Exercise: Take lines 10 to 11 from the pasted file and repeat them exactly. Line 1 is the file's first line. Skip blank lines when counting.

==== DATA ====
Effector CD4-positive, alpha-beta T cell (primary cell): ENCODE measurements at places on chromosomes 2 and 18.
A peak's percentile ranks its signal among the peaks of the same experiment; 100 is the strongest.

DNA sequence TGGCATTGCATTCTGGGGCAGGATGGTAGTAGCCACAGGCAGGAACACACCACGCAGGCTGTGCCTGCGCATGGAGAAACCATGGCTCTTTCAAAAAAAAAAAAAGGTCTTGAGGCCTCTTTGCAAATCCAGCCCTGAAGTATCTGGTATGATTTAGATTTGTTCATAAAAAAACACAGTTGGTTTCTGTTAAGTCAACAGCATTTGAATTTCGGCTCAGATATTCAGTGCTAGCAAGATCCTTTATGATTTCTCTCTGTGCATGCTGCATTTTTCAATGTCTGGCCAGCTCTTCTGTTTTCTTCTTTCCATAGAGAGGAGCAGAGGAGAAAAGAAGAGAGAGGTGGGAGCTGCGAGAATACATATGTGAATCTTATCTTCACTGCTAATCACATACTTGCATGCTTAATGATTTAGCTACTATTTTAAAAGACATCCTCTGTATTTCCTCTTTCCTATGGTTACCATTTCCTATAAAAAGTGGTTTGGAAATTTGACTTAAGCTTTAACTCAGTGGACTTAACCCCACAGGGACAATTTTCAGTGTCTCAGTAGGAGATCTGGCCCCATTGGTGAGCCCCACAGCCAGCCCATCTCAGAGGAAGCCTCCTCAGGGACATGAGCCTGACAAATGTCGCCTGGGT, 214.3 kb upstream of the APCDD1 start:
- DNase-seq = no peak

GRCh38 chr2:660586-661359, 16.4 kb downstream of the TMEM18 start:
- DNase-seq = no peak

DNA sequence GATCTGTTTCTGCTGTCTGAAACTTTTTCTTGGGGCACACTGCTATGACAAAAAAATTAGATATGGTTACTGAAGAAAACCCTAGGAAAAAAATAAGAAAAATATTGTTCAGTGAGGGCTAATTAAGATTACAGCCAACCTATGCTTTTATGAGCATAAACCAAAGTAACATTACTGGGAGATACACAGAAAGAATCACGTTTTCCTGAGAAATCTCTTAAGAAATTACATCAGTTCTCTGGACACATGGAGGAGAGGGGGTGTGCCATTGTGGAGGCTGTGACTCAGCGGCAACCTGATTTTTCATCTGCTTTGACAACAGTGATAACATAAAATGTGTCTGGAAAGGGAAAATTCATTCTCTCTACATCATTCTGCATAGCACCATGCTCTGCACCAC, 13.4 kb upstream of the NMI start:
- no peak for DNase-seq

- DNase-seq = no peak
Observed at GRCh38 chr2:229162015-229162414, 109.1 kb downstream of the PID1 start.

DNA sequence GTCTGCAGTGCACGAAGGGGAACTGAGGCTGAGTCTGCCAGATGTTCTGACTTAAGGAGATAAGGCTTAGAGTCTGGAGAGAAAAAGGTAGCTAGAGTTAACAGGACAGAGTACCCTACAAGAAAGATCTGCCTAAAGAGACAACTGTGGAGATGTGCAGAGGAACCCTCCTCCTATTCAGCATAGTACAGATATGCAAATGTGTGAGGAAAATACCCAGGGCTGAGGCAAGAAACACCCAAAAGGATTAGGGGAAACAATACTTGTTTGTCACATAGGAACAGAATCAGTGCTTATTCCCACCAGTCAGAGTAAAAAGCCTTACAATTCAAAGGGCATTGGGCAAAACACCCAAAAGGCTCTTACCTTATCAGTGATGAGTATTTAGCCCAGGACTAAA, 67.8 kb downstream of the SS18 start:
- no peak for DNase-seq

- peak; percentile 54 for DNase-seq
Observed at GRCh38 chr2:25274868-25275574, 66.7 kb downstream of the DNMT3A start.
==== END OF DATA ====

Observed at GRCh38 chr2:229162015-229162414, 109.1 kb downstream of the PID1 start.

DNA sequence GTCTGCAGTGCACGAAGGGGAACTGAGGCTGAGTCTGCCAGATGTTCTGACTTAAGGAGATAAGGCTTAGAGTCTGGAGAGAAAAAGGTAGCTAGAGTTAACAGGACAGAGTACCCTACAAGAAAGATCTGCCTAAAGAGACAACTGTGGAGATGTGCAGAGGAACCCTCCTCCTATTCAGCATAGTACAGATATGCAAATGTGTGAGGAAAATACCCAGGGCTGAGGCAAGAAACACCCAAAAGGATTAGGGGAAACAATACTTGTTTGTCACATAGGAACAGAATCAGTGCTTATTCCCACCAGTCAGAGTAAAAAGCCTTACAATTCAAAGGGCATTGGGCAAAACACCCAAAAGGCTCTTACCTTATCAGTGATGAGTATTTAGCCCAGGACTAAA, 67.8 kb downstream of the SS18 start: